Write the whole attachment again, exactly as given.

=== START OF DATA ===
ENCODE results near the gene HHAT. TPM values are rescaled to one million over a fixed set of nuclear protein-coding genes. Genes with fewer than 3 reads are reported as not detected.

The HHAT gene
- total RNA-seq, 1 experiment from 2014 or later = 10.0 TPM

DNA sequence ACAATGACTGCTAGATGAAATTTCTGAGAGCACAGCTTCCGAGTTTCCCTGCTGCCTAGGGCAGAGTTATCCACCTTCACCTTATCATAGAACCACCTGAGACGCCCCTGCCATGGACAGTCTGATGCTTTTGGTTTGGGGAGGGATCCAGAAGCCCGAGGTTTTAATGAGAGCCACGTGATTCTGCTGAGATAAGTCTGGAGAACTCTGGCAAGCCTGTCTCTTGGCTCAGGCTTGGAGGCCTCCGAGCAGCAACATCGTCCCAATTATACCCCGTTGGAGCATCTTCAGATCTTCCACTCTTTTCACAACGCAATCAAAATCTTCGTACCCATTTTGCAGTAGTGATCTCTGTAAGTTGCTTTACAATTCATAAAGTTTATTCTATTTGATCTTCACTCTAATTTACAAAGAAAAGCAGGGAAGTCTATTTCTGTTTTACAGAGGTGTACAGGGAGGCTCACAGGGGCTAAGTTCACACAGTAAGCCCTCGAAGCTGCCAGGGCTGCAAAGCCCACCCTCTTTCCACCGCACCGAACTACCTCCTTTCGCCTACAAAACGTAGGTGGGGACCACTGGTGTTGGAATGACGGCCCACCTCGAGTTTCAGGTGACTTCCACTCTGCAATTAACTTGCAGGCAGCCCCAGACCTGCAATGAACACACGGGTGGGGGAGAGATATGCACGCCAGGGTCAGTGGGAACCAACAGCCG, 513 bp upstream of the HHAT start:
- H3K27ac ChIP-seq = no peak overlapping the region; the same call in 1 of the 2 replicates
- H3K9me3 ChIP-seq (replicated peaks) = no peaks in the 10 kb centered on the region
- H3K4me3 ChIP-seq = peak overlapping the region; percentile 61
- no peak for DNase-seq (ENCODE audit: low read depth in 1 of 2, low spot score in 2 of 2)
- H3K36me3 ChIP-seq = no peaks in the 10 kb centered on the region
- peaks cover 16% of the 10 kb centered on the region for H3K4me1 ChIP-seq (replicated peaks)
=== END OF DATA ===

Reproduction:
ENCODE results near the gene HHAT. TPM values are rescaled to one million over a fixed set of nuclear protein-coding genes. Genes with fewer than 3 reads are reported as not detected.

The HHAT gene
- total RNA-seq, 1 experiment from 2014 or later = 10.0 TPM

DNA sequence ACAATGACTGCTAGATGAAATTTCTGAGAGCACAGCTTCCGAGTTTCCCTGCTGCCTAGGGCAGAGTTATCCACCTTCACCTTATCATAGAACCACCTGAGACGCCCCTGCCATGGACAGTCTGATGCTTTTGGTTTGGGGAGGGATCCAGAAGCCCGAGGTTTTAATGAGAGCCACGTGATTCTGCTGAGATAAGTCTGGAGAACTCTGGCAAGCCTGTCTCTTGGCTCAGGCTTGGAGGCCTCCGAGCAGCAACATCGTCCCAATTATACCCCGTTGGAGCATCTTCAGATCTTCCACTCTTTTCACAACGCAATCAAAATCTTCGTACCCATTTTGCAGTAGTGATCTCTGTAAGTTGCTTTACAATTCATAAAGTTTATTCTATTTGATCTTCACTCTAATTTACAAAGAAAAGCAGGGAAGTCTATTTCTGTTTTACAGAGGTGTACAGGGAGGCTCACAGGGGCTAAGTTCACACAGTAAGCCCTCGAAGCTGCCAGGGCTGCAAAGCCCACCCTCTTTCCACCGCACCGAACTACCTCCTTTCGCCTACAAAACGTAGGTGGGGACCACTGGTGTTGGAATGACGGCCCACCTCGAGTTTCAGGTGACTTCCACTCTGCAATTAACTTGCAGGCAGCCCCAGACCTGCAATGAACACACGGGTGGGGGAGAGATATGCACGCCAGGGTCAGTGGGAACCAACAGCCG, 513 bp upstream of the HHAT start:
- H3K27ac ChIP-seq = no peak overlapping the region; the same call in 1 of the 2 replicates
- H3K9me3 ChIP-seq (replicated peaks) = no peaks in the 10 kb centered on the region
- H3K4me3 ChIP-seq = peak overlapping the region; percentile 61
- no peak for DNase-seq (ENCODE audit: low read depth in 1 of 2, low spot score in 2 of 2)
- H3K36me3 ChIP-seq = no peaks in the 10 kb centered on the region
- peaks cover 16% of the 10 kb centered on the region for H3K4me1 ChIP-seq (replicated peaks)